Do you think libraries and librarians are important? (#scio10)

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Librarians & Scientists: YMMV

…people (and more so engineers and scientists) consult their friends first, then their files, then after trying everything else, consult the library. It’s sort of the library/librarian as goalie metaphor (you know, 10 other people missed the ball so the goalie has to save it).

Science Online 2010: Scientists and librarians

Stephanie Willen Brown and I did our level best to bust some stereotypes and suggest some points of contact during our (lightly-attended) session. I think we did a reasonably good job of it; I only wish we could have reached more people.

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12 thoughts on “Do you think libraries and librarians are important? (#scio10)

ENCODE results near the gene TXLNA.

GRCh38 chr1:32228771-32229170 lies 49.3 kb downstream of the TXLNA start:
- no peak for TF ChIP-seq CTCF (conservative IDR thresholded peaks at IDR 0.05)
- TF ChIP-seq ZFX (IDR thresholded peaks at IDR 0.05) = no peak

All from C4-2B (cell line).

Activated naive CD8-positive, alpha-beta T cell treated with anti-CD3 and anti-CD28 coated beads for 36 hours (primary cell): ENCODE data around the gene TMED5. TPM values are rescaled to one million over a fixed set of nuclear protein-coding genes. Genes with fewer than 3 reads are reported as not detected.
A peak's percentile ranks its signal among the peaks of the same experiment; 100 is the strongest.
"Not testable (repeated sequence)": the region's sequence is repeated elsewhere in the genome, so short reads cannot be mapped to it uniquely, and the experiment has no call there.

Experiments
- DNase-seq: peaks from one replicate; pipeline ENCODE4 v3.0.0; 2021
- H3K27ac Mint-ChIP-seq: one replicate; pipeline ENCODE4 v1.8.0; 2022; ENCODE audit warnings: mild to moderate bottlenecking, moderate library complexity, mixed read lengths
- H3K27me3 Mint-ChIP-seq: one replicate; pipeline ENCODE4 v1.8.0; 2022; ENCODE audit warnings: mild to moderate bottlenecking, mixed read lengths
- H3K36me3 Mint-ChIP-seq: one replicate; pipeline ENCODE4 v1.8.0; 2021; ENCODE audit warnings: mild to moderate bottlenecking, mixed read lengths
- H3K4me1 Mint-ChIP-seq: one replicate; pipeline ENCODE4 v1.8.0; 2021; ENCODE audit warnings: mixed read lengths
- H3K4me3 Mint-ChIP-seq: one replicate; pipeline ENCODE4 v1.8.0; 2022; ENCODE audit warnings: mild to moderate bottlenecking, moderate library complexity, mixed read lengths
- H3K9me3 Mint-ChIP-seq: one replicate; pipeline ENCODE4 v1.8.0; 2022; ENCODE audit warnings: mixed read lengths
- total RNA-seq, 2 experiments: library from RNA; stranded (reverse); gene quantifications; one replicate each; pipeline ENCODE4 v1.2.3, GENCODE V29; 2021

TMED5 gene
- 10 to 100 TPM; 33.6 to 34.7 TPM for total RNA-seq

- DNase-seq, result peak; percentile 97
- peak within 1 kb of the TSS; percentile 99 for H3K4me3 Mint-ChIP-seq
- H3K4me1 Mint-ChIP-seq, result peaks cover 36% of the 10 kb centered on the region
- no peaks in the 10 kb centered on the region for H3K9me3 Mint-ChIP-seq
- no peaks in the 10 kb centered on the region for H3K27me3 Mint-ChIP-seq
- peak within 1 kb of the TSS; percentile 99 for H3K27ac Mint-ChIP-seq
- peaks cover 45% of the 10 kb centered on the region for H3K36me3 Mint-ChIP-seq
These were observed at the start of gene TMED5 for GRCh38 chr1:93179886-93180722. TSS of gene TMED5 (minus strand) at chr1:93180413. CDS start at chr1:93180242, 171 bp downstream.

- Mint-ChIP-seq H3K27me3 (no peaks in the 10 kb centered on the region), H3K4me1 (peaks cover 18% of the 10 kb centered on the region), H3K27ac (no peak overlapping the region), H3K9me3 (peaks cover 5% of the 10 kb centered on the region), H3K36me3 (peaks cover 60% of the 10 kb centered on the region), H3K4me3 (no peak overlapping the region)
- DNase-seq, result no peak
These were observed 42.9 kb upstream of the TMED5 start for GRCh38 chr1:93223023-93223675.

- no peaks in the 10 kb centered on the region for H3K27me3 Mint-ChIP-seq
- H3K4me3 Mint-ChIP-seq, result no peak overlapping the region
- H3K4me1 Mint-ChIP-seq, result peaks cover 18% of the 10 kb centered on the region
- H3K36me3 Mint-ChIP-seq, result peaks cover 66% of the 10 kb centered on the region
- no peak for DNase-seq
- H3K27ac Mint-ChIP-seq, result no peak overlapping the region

1. I think Google has the right idea about manuscripts in the public domain – digitize ’em (or transcribe them) and make them available to the general public. I think this is something that would be great to do on a national scale (and also international). In principle that should allow library users access to far more material than can be physically stored at any site. That’ll keep librarians busy for a very long time. Unfortunately, at least for rare manuscripts, many people have this attitude that electronic copies must not be made without paying someone huge sums of money. At the moment if I need access to an ancient manuscript I’ve got to find the curators, get permission to read the document, and arrange to fly over to visit. Historians need to do that thing all the time (fortunately I’m a chemist so it’s pretty rare than I need to dig up anything older than 120 years) – how wonderful to have electronic access to documents (or transcriptions) with a good provenance.